House Majority Whip Steve Scalise (R-LA) is undergoing what will surely be a lengthy and painful recovery from last week's Congressional Baseball mass shooting, an event that has led to a deepening of some divisions even as it bridged others.
Several such divisions were highlighted by the criticisms of Scalise that emerged in the wake of the shooting, which were noted on Monday's edition of “Morning Joe.” Crooks and Liars flagged an exchange in which host Joe Scarborough decried a despicable PAC ad using the shooting to attack Georgia Democrat Jon Ossoff, but also slammed those who criticized Scalise as he recovered in the hospital.
Former White House Press Secretary Josh Earnest was on hand to agree with Scarborough that criticism of Scalise should wait until he has completed his recovery:
SCARBOROUGH: It's gross and disgusting, let this man recover with his family. And we'll have a policy debate in six months. If you are offended by what the pope's position is on social issues, and you got a guy from a Catholic state that is actually believing what the Catholic church says, take it up with him six months from now.
EARNEST: Yeah, let's wait until he recovers and is back in Congress. God willing, that is exactly what will happen. Then let's go and have that debate. That is a vigorous debate that we should continue to have. Look, when I was at the White House podium, I famously had a couple of exchanges through the media with Congressman Scalise and his office. We have a profound political difference. He did not at all deserve what happened to him, and we all as Americans have to be rooting for his recovery. We absolutely are.
Now, ignoring for the moment that Scarborough appears to have just confessed to violating federal election law, and stipulating that all decent people hope Scalise makes a complete recovery, it is worth remembering some of the differences to which Earnest is referring. Here's just one exchange from Earnest's time as press secretary:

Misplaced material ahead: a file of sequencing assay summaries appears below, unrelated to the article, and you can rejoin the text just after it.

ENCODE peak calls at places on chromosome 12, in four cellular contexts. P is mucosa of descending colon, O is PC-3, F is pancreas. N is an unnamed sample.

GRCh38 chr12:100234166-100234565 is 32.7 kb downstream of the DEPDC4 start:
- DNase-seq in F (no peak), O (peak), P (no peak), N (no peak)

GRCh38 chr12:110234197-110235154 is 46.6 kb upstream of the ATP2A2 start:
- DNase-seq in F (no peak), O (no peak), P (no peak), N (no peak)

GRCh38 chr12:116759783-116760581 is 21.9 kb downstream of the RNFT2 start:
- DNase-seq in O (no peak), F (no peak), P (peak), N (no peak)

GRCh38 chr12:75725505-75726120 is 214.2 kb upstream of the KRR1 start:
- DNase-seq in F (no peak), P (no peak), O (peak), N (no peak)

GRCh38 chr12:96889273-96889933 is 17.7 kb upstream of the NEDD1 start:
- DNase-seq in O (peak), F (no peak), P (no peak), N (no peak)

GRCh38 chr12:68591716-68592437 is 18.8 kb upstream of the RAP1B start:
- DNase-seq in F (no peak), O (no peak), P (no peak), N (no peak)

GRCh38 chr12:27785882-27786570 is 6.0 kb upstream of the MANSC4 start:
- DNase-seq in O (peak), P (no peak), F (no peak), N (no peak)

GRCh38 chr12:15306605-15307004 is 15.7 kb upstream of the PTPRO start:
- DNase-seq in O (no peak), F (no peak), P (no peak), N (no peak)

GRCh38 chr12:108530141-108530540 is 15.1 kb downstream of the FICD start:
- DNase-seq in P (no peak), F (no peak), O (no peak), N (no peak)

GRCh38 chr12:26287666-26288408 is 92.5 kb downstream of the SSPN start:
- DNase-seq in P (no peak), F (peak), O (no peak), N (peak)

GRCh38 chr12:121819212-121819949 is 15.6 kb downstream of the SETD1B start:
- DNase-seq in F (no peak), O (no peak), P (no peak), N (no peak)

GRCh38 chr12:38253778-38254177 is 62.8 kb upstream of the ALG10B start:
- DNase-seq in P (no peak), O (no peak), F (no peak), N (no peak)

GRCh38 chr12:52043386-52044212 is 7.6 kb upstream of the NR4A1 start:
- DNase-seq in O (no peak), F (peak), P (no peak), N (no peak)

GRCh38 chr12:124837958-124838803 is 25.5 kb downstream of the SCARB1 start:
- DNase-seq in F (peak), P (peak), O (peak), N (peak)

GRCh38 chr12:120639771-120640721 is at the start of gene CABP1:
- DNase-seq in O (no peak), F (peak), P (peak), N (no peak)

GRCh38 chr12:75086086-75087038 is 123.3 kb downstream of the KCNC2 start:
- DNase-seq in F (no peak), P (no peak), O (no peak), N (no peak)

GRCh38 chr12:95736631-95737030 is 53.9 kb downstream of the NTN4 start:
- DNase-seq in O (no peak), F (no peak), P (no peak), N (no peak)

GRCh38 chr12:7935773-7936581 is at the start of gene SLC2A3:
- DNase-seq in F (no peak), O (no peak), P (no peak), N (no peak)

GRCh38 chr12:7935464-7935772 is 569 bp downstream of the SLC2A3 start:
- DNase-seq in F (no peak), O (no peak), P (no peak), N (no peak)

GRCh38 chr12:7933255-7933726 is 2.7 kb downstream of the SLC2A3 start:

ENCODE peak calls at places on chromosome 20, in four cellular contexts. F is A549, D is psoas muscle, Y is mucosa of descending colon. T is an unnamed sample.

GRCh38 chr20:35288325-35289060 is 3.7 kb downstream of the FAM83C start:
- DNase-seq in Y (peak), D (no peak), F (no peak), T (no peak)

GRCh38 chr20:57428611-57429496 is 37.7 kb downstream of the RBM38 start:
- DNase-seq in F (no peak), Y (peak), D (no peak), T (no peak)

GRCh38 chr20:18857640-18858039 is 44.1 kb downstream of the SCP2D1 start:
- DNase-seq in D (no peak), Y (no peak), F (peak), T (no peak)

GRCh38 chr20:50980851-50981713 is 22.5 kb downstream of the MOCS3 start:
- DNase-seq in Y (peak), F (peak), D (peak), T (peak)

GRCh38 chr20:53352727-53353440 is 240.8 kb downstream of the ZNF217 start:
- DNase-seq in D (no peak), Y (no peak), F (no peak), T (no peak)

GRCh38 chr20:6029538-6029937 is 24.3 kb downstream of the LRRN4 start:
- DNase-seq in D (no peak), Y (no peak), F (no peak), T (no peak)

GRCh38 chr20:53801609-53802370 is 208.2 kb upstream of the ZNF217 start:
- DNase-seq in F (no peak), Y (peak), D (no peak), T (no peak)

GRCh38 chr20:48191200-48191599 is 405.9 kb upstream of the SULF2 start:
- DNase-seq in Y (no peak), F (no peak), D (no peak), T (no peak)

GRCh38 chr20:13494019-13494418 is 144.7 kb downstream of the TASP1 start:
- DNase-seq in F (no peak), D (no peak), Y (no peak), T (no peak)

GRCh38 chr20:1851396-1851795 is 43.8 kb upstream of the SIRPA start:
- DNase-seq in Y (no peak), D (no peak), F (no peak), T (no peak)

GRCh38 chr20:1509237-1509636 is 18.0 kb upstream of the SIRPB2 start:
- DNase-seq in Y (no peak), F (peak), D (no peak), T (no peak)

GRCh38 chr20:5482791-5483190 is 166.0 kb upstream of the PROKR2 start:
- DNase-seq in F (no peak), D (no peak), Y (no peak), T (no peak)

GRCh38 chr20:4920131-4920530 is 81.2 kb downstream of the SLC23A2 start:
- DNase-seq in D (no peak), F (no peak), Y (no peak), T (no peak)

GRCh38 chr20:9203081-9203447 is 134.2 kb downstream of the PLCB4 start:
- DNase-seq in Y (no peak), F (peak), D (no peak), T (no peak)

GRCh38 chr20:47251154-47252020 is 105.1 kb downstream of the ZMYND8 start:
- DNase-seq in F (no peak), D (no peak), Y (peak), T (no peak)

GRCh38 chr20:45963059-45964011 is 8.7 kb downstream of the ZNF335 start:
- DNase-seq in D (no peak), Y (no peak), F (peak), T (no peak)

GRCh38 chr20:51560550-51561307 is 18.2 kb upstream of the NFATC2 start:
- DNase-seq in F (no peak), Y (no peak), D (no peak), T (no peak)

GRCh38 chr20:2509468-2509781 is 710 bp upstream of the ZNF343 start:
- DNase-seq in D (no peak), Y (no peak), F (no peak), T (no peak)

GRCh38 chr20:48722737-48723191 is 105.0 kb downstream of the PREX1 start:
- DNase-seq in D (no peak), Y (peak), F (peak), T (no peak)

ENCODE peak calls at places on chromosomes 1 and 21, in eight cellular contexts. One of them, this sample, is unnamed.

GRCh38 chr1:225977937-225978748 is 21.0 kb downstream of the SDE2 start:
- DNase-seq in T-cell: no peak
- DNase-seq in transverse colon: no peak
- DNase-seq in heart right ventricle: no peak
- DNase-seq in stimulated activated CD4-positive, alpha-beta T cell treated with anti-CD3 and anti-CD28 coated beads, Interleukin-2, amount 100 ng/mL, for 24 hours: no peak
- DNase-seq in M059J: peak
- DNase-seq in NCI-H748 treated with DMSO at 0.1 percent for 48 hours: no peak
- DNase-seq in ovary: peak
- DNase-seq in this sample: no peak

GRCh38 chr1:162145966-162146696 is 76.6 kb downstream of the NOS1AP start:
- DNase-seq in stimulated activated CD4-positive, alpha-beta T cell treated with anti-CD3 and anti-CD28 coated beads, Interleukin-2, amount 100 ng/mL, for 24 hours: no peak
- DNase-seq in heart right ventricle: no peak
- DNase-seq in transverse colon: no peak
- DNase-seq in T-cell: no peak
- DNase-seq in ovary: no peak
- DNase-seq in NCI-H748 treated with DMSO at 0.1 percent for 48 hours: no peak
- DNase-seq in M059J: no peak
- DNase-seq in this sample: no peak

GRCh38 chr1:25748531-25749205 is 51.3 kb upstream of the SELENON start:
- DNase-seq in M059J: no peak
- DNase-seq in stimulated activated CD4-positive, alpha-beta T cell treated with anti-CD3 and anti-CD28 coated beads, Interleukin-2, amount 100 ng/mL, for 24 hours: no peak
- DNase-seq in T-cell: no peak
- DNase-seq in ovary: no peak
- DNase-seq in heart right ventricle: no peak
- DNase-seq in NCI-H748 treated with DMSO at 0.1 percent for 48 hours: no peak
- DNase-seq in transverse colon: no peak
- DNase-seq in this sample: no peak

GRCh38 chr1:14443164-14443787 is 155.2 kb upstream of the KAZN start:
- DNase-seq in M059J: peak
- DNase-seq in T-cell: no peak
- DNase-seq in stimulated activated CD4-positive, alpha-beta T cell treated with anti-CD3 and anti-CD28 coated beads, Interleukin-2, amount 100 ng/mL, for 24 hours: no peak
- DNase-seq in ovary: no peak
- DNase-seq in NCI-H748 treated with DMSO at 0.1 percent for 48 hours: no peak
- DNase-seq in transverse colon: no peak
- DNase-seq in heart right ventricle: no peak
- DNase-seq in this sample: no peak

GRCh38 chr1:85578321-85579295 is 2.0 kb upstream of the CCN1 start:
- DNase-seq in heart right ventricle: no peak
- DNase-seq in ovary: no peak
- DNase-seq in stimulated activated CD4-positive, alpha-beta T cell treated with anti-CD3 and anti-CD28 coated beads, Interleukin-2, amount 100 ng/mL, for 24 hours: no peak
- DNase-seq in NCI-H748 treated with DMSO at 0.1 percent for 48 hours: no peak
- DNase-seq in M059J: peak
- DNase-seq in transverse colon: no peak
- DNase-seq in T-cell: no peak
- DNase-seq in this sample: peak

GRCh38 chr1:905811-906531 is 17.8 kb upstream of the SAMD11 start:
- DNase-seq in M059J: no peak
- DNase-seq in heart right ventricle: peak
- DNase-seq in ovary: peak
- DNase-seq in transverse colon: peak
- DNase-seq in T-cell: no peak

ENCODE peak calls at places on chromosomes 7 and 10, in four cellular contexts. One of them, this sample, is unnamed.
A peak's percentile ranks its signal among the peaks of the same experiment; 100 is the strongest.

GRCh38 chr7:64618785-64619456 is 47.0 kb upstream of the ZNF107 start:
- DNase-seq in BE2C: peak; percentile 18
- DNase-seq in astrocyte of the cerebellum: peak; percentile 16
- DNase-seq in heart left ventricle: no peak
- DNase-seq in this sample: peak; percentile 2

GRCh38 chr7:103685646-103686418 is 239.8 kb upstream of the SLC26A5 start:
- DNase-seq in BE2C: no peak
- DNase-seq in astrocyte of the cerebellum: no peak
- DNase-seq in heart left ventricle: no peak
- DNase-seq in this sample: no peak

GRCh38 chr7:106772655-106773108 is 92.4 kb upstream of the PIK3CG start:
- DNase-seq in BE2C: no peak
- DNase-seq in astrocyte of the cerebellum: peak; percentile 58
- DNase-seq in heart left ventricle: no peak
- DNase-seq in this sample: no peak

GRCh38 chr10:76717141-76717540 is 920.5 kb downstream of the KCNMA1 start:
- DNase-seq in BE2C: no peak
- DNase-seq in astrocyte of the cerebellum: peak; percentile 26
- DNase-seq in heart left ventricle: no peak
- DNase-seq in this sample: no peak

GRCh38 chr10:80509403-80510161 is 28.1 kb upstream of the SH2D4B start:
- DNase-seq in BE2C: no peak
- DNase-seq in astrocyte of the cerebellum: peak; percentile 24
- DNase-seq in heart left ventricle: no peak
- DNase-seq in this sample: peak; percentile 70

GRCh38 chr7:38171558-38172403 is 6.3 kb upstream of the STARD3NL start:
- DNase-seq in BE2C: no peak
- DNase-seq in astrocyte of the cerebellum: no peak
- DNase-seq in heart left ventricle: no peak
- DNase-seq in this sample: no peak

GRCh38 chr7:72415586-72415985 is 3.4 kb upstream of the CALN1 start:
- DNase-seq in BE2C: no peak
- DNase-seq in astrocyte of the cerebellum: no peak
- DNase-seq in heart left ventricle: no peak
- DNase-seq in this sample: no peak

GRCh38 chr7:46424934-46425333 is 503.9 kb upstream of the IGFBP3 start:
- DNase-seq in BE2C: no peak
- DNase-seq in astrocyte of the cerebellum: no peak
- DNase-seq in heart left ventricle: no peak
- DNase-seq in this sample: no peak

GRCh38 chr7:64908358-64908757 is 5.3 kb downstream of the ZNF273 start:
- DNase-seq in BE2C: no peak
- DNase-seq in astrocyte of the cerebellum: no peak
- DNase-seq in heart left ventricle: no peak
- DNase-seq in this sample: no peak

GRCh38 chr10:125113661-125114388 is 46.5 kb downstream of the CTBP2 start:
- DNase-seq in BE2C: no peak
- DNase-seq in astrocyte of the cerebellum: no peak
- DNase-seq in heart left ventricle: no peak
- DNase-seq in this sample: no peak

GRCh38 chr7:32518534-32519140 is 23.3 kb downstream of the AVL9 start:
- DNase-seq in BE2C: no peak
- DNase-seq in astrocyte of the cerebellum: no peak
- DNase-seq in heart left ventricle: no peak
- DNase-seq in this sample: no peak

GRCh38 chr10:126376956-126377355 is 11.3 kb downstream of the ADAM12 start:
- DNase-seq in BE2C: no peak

Mr. Scalise reportedly described himself as 'David Duke without the baggage,' so it'll be up to Republicans to decide what that says about their conference.
Earnest made that point four times from the podium, over the course of two years, while also referencing the white supremacist conference that Scalise spoke at, for which he later apologized. I never finished CCD, but I'm pretty sure the Pope is not down with David Duke or white supremacy, or, for that matter, stripping health care from 23 million people and lying about it.
But it is fair to ask if people should withhold such criticism while Scalise recovers, as MSNBC host Joy Reid demonstrably failed to do over the weekend. In a segment with Moral Mondays founder Rev. Dr. William Barber, Reid laid out some of the common criticisms of Scalise (few of which line up with the Pope), and Barber explained that morality does not demand our silence:
What we're required to say is we hope he recovers, and then when he recovers, there's a renewed mind-set. If a lesbian person saved your life, you should not go forward being homophobic. You shouldn't be, anyway. If you almost died, but your life was saved because you got health care, then you should apply that ethic, and want everybody else to have the same health care you have.
Since the shooting occurred, Scalise's record has been on my mind, and I agree that we should all give Scalise a chance. That is precisely why people like Joy Reid and Rev. Barber should not be silent now, or for six months, or for whatever demarcation line Joe Scarborough and Josh Earnest deem appropriate.
Scalise should be given a chance to recover, and think about his record while he does so. And if, as Rev. Barber says, he has a change of heart, if the health care he receives makes him aware of the inhumanity of stripping it from millions of others, if the two black people who saved his life help him recognize that he was wrong to build his career on properly-coded white supremacy, if Capitol Police Officer Crystal Griner and her wife move him to realize the inhumanity of denying rights to others, if the hail of bullets convinces him that every American deserves to feel the safety that his security detail provides him, then we will welcome him with open arms.
And if he doesn't, we will face him, and he will face us, at the ballot box, each thankful for the chance.
Please note: This is a commentary piece. The views and opinions expressed within it are those of the author only and do not necessarily reflect the editorial opinion of IJR.